Labour: Tories conspired with Murdoch press on leaks

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A conspiracy between Rupert Murdoch and the Conservative Party was behind the spate of leaks that has destablisedthe Government, Labour claimed yesterday.

A conspiracy between Rupert Murdoch and the Conservative Party was behind the spate of leaks that has destablisedthe Government, Labour claimed yesterday.

Clive Soley, chairman of the Parliamentary Labour Party and a close ally of Tony Blair, said: "There is a political agenda behind this... for the Murdoch press as well as for the Conservative Party." Mr Soley said the Tories were orchestrating the timing of the leaks to overshadow government announcements such as last week's spending blueprint and yesterday's plan for the National Health Service. "Who has an interest in doing that?" he said. "The Conservative Party."

Downing Street suggested the disclosures were politically motivated, and those behind the leaks were trying to create a "news blackout" and "zero coverage" for important issues". Mr Blair's spokesman said: "There is a lot of news management going on around these leaks."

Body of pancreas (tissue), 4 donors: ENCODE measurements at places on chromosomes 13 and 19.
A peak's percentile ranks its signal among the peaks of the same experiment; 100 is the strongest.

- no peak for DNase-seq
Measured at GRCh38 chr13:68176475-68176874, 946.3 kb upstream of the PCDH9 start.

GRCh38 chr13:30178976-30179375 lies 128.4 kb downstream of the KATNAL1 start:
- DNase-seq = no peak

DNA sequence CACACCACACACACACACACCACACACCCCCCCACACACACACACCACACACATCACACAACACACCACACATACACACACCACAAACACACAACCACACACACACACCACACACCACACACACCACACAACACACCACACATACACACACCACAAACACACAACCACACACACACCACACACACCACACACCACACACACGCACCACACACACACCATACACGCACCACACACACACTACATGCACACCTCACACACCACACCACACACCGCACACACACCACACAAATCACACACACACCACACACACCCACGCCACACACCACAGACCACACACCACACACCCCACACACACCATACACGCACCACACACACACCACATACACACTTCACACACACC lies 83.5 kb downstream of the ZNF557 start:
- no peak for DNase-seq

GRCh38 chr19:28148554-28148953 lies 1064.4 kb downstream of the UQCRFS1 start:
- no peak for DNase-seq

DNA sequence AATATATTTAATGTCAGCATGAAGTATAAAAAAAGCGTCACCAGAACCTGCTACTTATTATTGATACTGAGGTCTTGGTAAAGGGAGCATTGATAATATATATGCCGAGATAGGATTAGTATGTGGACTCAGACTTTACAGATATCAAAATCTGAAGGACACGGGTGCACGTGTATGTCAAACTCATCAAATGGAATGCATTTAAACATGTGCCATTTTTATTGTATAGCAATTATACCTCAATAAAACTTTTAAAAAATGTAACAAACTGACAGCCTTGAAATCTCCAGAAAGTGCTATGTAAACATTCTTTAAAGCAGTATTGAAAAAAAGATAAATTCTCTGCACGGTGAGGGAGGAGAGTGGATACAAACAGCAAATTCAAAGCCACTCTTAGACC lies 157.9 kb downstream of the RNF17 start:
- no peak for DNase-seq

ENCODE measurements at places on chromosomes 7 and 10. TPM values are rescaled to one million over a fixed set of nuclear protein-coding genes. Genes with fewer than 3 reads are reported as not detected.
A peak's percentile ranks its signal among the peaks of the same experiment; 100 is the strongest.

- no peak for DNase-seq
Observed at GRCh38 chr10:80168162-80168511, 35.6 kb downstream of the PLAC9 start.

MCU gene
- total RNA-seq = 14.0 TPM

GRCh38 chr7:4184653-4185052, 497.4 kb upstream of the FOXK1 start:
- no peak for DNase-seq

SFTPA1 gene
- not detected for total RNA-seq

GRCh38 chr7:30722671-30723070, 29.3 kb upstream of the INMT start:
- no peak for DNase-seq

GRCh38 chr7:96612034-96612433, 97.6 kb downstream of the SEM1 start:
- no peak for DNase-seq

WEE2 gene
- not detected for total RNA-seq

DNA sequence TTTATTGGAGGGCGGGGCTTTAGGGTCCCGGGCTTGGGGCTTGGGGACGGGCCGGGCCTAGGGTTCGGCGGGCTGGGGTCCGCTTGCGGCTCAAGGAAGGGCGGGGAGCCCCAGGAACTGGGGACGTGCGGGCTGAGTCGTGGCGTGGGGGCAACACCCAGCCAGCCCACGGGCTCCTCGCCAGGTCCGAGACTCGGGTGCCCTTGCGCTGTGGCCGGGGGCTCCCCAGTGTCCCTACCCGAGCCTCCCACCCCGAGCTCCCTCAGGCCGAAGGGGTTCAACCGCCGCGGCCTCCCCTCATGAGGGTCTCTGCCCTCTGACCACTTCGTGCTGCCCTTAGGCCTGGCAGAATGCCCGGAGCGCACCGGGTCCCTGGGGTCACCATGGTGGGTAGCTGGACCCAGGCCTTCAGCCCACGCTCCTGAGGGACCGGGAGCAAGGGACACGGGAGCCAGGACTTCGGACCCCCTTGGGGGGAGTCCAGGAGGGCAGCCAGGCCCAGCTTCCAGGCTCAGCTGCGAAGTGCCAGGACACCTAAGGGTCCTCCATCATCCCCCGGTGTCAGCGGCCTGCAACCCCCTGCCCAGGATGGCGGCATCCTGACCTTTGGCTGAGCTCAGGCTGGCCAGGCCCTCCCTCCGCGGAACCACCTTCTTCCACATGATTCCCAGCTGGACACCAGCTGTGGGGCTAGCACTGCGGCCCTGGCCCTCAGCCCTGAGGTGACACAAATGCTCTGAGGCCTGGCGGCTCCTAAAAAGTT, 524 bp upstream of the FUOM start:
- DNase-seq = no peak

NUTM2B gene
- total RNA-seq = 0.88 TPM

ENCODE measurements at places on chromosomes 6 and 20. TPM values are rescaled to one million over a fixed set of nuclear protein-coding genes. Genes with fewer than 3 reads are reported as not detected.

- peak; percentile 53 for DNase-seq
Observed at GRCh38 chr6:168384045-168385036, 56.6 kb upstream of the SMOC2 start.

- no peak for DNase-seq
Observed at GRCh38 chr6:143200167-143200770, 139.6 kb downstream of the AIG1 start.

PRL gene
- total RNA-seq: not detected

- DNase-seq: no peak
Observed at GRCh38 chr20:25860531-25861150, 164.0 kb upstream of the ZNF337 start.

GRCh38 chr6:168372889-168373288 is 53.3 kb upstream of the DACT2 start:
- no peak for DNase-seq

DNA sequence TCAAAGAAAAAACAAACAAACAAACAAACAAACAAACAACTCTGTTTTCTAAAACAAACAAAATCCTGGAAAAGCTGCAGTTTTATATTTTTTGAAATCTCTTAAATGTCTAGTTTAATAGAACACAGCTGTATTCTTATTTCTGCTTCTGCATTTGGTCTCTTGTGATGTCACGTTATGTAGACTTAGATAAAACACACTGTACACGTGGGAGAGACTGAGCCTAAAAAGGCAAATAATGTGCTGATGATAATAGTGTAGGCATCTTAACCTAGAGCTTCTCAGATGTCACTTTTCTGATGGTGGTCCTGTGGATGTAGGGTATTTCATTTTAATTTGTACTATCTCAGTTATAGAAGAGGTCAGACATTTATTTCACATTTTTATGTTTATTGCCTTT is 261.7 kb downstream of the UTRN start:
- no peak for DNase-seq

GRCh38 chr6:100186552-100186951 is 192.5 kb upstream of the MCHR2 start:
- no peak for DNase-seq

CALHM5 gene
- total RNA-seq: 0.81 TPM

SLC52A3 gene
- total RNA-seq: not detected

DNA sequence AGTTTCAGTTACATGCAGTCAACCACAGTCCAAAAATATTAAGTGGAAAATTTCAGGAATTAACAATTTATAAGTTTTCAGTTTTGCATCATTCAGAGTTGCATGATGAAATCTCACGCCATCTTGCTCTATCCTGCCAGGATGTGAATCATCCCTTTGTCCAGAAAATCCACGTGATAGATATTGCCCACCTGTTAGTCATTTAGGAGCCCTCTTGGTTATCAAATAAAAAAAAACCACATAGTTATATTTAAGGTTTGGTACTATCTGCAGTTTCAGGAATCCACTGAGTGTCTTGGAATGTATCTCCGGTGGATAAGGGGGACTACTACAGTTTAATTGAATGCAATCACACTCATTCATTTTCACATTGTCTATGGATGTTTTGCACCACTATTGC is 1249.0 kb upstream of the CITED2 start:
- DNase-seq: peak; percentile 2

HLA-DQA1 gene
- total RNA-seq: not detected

He claimed there were crucial errors in the latest leak, in which the Prime Minister adopted a more positive stance on the single currency than he has done in public, saying the "politics was overwhemingly in favour" of joining the euro.

The spokesman said The Times and The Sun, part of Mr Murdoch's News International empire, were wrong to suggest Mr Blair wrote the memo last December and the "selective" version they published yesterday omitted some of the Prime Minister's words.

The report was written in April, around the same time as the other six memos, all leaked to Murdoch papers, fuelling Downing Street's suspicion that a "job lot" of reports was obtained and are being published at times to inflict maximum damage on the Government. Mr Blair's spokesman said: "Someone, for whatever reason, is misleading the [news]papers and trying to present these memos as coming from another period."

Blair aides, who had feared a mole was operating at the heart of the Downing Street, now believe that is unlikely. They suspect the memos were obtained illegally from Philip Gould, Mr Blair's pollster. He has told Special Branch officers that one, in which he said the New Labour brand was "badly contaminated" was never sent to Mr Blair in the form in which it was leaked. The two papers obtained an early draft, suggesting the leak did not emanate from Downing Street.

The Times yesterday denied paying for its material and dismissed suggestions that it was in league with people who illicitly searched dustbins, calling this "a deliberate political smokescreen". The Tory leader,William Hague, said on BBC Radio 4 yesterday: "No, we are not on the copy list of these memos. But I think they are extraordinarily revealing.

"If people steal things then of course I condemn that. But I have no idea where these things come from. Someone may have a political motive, I don't know what the motive is. It shouldn't happen in a well-run government."

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